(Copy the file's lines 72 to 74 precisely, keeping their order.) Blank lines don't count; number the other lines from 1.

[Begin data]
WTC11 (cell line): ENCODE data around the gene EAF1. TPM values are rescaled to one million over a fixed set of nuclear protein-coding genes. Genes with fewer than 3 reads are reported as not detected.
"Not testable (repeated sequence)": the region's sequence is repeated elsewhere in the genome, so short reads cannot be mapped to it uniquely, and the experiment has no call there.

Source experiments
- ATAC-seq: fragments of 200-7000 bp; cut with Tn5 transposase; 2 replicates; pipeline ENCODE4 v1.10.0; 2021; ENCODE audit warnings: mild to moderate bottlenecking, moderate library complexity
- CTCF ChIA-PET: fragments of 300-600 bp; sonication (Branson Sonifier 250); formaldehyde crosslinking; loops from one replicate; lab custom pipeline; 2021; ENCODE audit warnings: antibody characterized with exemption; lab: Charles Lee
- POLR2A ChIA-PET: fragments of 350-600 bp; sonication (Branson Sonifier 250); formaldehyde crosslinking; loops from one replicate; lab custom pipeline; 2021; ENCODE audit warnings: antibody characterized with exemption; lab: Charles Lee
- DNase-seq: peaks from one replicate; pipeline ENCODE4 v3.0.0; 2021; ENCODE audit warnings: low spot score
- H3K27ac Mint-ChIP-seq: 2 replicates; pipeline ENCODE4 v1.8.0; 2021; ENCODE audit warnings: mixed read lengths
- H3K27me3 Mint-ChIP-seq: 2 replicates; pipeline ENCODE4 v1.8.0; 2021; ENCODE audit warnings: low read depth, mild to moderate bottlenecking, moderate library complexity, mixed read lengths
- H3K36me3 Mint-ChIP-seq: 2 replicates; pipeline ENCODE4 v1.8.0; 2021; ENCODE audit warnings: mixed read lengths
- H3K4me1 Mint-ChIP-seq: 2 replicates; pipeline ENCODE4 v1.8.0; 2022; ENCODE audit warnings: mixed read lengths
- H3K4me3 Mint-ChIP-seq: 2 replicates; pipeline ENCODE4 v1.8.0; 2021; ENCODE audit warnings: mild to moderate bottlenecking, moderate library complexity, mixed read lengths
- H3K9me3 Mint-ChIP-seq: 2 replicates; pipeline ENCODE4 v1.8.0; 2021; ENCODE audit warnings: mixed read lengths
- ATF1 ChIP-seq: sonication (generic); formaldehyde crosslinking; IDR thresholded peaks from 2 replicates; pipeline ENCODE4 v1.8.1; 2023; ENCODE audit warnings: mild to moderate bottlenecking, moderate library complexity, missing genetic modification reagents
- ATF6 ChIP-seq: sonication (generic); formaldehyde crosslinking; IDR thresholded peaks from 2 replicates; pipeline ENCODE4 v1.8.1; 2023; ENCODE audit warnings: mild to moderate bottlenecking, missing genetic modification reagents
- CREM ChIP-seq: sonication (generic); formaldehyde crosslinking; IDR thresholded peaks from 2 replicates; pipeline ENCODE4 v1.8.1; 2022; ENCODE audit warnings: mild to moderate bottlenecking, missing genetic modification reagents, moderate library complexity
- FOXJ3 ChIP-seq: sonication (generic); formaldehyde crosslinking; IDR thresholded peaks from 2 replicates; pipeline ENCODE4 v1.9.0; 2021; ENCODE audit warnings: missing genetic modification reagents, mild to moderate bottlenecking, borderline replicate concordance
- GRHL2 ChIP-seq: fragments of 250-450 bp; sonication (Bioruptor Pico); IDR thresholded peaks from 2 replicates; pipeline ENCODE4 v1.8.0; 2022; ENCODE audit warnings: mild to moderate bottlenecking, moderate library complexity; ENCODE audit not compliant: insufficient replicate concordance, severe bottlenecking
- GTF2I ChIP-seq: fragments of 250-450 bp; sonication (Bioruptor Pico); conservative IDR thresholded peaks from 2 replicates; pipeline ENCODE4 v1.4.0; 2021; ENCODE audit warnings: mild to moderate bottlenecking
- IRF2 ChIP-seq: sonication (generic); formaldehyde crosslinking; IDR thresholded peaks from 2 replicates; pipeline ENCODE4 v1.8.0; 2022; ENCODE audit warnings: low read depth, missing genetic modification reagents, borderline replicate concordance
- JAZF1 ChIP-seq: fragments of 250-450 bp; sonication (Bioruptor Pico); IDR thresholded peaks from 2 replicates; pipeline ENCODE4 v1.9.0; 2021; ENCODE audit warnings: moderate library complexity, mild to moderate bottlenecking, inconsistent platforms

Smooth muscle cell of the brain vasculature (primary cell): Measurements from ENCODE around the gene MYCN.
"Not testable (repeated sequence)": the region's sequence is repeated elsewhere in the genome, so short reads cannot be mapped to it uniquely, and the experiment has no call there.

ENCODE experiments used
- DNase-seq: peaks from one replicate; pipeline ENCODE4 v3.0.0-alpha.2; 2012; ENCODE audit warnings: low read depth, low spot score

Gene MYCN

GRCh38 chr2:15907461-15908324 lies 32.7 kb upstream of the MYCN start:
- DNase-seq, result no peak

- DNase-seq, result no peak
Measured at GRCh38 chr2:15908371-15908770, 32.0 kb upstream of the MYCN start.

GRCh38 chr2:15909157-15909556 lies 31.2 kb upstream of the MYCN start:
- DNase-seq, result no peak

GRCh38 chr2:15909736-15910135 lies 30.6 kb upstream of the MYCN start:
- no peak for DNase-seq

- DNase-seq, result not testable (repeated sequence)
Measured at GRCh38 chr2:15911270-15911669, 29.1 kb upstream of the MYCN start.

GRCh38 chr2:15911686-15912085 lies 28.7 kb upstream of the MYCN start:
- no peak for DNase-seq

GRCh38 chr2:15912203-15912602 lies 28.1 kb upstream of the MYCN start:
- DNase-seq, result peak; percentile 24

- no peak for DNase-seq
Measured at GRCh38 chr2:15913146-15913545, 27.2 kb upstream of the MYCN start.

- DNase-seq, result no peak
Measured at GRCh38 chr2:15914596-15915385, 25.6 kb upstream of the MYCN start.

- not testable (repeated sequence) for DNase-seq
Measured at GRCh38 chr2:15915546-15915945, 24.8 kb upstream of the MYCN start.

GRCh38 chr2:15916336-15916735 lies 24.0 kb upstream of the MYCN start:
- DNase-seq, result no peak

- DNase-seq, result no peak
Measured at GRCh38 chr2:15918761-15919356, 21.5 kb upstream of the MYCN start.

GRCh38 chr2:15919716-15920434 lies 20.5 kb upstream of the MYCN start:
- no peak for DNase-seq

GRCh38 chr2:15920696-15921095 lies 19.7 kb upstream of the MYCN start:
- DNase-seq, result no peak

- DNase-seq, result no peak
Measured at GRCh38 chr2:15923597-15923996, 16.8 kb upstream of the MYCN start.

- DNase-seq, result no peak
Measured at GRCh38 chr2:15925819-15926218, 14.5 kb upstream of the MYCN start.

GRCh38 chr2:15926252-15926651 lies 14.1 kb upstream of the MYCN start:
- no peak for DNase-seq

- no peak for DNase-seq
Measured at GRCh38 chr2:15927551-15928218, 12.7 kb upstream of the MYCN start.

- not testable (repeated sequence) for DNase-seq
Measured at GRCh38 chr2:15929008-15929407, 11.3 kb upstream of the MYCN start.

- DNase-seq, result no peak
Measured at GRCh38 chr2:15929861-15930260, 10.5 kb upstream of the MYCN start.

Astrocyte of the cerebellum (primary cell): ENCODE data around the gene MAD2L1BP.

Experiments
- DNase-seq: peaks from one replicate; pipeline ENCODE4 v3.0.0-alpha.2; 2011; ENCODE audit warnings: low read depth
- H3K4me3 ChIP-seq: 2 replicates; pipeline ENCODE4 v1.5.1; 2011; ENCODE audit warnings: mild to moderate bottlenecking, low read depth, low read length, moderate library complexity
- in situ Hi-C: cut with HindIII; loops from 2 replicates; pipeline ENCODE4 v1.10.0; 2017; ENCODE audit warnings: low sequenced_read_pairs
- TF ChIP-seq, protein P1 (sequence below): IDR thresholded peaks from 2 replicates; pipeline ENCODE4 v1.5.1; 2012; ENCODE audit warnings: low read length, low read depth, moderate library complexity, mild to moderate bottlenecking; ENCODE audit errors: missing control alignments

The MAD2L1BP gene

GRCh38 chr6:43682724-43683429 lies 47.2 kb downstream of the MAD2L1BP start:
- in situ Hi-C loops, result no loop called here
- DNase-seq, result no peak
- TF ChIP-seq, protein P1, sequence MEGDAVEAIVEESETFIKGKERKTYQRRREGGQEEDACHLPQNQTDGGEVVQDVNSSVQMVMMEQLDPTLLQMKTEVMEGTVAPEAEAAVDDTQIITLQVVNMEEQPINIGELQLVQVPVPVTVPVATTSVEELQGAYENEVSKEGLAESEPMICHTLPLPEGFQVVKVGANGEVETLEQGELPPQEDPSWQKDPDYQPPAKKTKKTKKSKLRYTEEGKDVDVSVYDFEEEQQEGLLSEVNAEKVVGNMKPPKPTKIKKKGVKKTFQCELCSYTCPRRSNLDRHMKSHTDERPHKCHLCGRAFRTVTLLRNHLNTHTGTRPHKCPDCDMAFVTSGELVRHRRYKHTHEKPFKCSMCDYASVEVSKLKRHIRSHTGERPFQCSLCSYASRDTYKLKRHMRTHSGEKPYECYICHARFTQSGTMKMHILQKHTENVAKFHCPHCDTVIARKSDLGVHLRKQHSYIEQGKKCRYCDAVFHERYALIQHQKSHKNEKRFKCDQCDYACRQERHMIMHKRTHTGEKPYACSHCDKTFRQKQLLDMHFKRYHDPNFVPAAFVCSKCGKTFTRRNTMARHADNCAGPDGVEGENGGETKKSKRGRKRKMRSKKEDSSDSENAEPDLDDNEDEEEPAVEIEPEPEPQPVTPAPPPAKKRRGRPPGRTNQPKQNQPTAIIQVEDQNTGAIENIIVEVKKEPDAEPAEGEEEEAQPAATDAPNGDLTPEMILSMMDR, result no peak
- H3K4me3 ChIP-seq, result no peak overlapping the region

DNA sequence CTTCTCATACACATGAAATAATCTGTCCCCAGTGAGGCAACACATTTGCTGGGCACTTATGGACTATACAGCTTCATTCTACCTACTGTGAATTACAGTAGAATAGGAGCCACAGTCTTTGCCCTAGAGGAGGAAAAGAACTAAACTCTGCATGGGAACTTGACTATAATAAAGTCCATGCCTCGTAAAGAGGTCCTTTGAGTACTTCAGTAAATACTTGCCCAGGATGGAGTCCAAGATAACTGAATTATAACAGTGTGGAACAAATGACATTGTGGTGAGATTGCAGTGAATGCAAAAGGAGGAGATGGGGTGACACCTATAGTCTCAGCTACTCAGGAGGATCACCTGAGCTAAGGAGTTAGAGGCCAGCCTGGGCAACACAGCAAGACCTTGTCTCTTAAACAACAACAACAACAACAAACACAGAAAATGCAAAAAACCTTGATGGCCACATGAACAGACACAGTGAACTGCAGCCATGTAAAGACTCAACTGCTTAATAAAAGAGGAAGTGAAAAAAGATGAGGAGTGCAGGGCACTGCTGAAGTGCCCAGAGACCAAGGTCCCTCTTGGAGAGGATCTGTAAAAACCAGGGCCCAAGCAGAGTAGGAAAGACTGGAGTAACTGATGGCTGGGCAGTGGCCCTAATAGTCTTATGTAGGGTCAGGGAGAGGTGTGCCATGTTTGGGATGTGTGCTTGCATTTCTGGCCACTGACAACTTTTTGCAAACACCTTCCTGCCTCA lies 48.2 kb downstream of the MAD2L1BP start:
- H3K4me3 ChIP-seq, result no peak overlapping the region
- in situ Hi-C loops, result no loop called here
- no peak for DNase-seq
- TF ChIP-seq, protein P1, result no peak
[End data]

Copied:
- TF ChIP-seq, protein P1 (sequence below): IDR thresholded peaks from 2 replicates; pipeline ENCODE4 v1.5.1; 2012; ENCODE audit warnings: low read length, low read depth, moderate library complexity, mild to moderate bottlenecking; ENCODE audit errors: missing control alignments

The MAD2L1BP gene

GRCh38 chr6:43682724-43683429 lies 47.2 kb downstream of the MAD2L1BP start: